Growing Bell Peppers


Planting, Growing, and Harvesting Bell Peppers

Bell Peppers on Plant
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Sweet bell peppers are a tender, warm-season crop and a relative of the tomato. Here’s how to plant and grow bell peppers in your garden! 

Peppers resist most garden pests and offer something for everyone: spicy, sweet, or hot; and a variety of colors, shapes, and sizes. On this page, we focus on growing sweet bell peppers.

Unlike their spicy brethren, bell peppers do not contain capsaicin, which is the compound that gives hot peppers such as jalapeño peppers their pungency and heat.

Common Bell Pepper Questions

Do different-colored peppers come from different plants? 

Surprisingly enough, the green and red bell peppers that we commonly see in supermarkets are actually the same pepper; the red bell peppers have just been allowed to mature on the plant longer, which changes their color and lets them develop a higher Vitamin C content. More mature peppers also tend to be sweeter than their greener counterparts.

However, there are quite a few varieties of bell peppers out there, including purple, yellow, orange, white, and brown ones. 

Are there male and female peppers?

There is a popular myth which states that pepper fruits can be either male or female—the difference between them being that male peppers have 3 bumps on the bottom and are better for cooking, while female peppers have 4 bumps, have more seeds, are sweeter, and are better for eating raw. This is not true! Pepper fruits do not have a gender and any obvious difference between fruits is simply the result of growing conditions or variety.

Planting Dates for BELL PEPPERS

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Planting Calendar for all Plants


When to Plant Peppers

  • Peppers are a tender, warm-season crop, so they typically need to be started indoors if grown from seed. Start seeds indoors 8-10 weeks before your last spring frost date.
  • Bell peppers require a fairly long growing season (60 to 90 days), which is another reason to start them indoors: they get a nice headstart!
  • If growing from nursery-bought transplants, plant them outdoors 2 to 3 weeks after the threat of frost has passed. Be sure to harden young plants off prior to planting outdoors, as peppers are very sensitive to cool temperatures.

Choosing and Preparing a Planting Site

  • Pepper plants require full sun to produce the largest and healthiest fruit, so pick a site that won’t get shaded out by trees or other garden plants.
  • Soil should be well-draining and rich in organic matter. Peppers don’t like to have “wet feet,” so avoid planting them in locations that get too wet.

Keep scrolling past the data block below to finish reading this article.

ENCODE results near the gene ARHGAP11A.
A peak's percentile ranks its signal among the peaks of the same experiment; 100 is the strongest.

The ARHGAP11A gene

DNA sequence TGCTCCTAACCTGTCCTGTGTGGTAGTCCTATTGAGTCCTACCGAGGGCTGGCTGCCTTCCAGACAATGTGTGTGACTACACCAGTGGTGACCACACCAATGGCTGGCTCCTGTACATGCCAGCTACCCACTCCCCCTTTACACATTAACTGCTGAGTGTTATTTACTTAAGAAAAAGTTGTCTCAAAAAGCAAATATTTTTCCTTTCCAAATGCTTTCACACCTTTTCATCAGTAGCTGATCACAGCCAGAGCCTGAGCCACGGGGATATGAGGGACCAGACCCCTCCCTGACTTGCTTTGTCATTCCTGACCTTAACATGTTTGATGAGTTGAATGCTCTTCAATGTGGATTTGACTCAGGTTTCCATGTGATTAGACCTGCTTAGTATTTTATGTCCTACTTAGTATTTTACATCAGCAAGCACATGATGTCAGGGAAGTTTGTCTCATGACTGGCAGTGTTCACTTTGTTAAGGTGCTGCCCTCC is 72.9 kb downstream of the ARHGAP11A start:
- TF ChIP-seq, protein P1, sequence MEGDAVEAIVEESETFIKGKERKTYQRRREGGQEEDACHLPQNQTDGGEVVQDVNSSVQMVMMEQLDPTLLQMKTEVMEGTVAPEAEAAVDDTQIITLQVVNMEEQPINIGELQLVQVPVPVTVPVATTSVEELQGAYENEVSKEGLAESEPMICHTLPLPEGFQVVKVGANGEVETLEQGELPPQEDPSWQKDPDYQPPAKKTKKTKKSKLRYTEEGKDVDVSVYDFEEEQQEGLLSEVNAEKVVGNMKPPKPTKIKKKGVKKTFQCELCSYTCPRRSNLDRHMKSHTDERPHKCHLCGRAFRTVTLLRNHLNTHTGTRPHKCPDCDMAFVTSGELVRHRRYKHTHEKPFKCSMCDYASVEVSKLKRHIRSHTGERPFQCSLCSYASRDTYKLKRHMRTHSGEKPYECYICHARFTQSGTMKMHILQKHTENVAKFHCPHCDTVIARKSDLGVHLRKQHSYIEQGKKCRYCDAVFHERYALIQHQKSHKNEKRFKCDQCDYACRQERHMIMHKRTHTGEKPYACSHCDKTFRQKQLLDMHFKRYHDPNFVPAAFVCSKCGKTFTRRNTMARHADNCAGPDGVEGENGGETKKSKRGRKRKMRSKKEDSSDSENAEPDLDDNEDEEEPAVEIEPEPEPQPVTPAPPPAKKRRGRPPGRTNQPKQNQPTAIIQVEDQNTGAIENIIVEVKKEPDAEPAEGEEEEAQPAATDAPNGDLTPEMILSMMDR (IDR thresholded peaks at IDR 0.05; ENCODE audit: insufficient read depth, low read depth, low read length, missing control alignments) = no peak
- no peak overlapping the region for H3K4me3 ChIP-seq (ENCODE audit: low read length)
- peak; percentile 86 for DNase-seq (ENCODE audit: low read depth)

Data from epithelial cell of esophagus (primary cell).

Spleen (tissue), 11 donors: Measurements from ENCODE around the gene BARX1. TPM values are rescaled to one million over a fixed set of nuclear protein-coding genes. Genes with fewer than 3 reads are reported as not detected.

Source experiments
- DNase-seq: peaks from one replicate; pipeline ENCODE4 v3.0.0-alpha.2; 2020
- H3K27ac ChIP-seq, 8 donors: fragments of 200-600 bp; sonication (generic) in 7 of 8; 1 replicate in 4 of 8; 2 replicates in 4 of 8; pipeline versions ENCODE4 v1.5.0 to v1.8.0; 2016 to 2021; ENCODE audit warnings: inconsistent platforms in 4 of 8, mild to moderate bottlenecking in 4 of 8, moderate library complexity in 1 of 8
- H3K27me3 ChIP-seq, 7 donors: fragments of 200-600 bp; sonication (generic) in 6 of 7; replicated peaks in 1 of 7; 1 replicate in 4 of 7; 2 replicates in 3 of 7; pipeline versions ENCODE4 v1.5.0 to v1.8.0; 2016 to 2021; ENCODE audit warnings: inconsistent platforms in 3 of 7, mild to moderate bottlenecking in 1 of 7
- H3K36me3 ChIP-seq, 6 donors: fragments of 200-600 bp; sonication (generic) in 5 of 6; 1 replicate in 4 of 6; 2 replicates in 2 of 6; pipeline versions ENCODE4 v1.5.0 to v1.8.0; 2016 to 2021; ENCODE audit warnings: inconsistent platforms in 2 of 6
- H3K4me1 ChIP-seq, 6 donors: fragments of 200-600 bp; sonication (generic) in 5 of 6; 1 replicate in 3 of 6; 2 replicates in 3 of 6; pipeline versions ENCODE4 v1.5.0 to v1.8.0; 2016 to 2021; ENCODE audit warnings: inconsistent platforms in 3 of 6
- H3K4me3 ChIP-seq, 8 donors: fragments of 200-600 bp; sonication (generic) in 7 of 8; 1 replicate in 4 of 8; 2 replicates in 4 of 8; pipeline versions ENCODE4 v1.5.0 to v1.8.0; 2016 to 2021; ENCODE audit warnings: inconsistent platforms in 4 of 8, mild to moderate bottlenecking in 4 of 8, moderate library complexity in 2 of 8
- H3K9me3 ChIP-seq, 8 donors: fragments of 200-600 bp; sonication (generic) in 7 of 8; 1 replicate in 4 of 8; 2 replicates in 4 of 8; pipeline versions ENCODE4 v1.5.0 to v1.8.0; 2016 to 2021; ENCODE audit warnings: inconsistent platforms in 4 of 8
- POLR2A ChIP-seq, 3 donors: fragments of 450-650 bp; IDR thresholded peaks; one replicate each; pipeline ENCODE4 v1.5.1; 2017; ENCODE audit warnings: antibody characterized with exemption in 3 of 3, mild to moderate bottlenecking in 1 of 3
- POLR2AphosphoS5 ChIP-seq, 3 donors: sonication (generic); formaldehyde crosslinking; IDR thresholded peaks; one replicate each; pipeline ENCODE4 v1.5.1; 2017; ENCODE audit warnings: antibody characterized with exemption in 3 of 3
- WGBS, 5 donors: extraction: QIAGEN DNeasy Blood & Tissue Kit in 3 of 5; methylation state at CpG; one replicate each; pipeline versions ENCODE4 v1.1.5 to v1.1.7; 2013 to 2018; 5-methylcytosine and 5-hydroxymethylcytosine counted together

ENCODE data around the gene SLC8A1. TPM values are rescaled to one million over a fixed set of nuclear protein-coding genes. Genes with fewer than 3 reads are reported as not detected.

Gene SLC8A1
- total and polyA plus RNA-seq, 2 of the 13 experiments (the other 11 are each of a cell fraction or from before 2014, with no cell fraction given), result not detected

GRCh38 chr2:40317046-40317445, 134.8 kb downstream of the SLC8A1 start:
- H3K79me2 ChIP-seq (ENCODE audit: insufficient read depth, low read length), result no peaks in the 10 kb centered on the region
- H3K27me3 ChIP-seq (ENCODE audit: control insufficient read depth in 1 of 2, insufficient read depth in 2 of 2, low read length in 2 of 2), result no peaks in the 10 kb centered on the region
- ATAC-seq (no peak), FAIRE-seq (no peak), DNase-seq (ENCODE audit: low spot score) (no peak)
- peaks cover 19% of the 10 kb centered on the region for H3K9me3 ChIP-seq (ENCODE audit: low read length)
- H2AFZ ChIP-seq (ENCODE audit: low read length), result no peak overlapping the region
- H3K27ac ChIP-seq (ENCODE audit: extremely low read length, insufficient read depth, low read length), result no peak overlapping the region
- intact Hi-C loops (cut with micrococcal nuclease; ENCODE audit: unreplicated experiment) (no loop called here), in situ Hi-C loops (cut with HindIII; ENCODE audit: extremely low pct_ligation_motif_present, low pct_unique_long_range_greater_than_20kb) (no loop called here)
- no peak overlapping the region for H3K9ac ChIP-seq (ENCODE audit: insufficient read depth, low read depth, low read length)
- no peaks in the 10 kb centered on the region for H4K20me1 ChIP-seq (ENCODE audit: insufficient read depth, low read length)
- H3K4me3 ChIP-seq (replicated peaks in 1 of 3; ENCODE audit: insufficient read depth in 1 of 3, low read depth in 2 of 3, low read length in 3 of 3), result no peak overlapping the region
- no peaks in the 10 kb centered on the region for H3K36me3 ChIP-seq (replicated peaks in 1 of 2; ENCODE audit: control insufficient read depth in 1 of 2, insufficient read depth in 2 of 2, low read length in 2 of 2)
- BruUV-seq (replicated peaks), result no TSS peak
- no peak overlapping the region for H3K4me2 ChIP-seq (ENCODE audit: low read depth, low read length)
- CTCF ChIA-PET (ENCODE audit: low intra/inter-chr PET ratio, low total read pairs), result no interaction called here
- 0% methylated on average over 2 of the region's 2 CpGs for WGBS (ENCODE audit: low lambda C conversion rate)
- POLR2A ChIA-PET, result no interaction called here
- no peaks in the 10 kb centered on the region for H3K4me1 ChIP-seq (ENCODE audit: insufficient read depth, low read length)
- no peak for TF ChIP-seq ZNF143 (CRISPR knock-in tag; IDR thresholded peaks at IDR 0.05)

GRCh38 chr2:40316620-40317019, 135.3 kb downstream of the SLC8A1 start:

• A soil consistency somewhere between sandy and loamy will ensure that the soil drains well and warms quickly. 
  • Soil pH should be on the slightly acidic side—6.0 to 7.0, ideally.
  • A week before transplanting peppers into the garden, introduce fertilizer or aged compost into your garden soil. Alternatively, mix in a slow-release fertilizer.
  • Avoid planting peppers in places where you’ve recently grown other members of the nightshade family—such as tomatoes, potatoes, or eggplants—as this can expose peppers to disease.

Spacing for Peppers

How to Plant Peppers

  • In most cases, we recommend starting seeds indoors rather than in the garden. However, if you live in a warm, frost-free area, peppers may be direct-seeded in the garden.
  • The soil temperature should be at least 70°F (21°C) for optimal seed germination, so keep them in a warm area for the best and fastest results. Use a heat pad under the seed tray, if necessary.
  • Plant seeds about ¼-inch deep (or refer to the seed packet).

Transplanting Young Plants into the Garden

  • Begin to harden off plants about 10 days before transplanting outdoors, which should be done 2 to 3 weeks after the threat of frost has passed in the spring.
  • Once nighttime temperatures reach at least 60°F (16°C), transplant seedlings outdoors, spacing them 18 to 24 inches apart.
  • Plant the transplants no deeper than they were already planted in their pots; otherwise, the stems may become more susceptible to rot.
  • The soil temperature should be at least 60°F (16°C) at the time of planting (though warmer is better), as peppers are very sensitive to cool temperatures. Speed up the warming of the soil by covering it with black plastic or a dark mulch about a week before you intend to plant.

Check out this video to learn how to plant bell peppers:


How to Grow Peppers

  • Soil should be well draining, but be sure to maintain adequate moisture either with mulch or plastic covering. Read more about using mulch.
  • Water one to two inches per square foot per week, but remember that sweet peppers are extremely heat sensitive. They are also susceptible to blossom-end rot if watering is not adequate. If you live in a warm or desert climate, or are simply experiencing a hot, dry summer, watering everyday may be necessary.
  • Fertilize with a low-nitrogen fertilizer after the first fruit set. (Too much nitrogen can cause the plant to produce foliage instead of flowers and fruit!)